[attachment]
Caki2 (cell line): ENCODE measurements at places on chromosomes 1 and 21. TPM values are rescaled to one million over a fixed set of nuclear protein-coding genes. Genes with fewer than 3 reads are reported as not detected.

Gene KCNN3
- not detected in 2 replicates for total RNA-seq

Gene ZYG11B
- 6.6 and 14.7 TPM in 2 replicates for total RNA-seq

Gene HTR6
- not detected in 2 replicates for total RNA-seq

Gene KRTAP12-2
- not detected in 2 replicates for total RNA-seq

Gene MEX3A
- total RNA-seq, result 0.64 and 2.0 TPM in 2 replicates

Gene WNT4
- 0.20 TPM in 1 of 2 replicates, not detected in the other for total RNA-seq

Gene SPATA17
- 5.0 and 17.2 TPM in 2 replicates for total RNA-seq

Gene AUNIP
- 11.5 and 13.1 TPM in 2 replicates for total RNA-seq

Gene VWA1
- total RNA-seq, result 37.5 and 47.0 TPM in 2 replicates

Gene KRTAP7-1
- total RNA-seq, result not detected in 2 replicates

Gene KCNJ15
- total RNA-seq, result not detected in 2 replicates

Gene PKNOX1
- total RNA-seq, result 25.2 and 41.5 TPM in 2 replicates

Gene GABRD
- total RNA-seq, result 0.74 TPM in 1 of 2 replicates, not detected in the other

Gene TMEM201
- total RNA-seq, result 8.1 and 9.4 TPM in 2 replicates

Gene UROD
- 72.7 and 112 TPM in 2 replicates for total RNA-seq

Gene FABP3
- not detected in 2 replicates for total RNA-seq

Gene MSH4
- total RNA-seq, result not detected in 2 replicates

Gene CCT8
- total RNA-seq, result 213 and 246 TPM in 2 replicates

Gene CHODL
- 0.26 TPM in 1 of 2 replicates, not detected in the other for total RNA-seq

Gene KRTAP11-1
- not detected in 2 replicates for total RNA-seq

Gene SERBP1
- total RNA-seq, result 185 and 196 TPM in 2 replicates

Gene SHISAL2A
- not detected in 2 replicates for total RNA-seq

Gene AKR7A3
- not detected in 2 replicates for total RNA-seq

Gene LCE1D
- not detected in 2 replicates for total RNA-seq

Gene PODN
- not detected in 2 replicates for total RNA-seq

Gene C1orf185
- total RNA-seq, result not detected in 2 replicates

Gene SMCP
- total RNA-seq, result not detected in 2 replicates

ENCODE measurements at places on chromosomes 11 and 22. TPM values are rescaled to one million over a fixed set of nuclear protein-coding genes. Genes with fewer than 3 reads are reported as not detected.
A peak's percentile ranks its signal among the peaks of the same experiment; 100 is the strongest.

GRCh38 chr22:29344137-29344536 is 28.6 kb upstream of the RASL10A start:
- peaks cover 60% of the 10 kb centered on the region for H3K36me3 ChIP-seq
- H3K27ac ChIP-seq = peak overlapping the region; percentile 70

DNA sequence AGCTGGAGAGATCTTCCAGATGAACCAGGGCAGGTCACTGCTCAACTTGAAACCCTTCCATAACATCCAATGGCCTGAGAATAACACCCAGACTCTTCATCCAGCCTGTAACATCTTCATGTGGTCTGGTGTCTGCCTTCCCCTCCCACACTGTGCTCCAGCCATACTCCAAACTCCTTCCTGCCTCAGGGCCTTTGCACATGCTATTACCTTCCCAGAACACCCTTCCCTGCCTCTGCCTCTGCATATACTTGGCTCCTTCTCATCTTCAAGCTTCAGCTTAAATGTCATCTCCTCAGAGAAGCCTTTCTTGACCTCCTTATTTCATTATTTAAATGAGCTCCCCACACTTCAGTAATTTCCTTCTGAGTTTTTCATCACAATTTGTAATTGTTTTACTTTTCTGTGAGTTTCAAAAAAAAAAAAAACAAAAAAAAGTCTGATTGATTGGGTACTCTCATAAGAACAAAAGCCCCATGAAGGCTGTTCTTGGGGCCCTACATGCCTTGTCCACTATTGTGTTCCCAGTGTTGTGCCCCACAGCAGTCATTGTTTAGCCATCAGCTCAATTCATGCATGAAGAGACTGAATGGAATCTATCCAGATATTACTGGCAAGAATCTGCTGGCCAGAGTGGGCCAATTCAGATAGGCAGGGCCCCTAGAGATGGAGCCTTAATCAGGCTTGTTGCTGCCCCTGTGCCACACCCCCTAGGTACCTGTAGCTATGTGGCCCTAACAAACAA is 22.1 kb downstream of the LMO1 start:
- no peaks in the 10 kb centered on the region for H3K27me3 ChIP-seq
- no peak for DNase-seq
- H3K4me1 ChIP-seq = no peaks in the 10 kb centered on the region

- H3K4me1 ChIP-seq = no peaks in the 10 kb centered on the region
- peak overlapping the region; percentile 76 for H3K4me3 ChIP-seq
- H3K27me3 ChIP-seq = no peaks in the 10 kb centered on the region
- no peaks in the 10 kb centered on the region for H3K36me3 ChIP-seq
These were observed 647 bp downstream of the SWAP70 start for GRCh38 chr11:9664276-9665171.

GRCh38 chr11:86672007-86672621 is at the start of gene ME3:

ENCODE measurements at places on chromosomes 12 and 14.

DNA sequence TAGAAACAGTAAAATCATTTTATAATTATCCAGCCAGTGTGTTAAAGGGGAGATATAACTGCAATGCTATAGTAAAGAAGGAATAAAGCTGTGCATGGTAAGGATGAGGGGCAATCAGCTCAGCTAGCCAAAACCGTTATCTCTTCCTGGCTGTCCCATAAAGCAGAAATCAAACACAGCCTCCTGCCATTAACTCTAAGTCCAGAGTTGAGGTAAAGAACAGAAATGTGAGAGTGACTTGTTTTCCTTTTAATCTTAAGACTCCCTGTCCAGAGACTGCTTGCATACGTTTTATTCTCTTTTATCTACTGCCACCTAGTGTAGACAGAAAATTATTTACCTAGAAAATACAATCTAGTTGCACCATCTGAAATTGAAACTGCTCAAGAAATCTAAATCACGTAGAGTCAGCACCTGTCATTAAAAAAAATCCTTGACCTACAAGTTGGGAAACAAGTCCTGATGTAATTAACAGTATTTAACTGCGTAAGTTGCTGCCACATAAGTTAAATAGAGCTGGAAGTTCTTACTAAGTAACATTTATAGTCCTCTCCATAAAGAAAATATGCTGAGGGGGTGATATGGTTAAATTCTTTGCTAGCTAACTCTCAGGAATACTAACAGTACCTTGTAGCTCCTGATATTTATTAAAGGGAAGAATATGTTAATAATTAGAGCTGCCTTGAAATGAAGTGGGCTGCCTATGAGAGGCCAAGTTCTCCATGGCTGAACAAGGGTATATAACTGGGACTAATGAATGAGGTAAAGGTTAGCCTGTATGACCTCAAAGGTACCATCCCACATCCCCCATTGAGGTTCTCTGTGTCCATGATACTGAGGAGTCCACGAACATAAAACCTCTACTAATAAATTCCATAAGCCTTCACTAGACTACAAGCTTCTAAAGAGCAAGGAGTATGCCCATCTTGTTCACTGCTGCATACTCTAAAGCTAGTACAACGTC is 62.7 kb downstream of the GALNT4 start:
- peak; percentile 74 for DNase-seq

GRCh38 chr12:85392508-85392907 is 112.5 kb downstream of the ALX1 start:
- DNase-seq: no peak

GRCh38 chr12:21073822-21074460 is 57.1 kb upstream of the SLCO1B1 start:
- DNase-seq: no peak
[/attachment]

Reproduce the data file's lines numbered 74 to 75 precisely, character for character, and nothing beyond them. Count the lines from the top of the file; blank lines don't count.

GRCh38 chr12:85392508-85392907 is 112.5 kb downstream of the ALX1 start:
- DNase-seq: no peak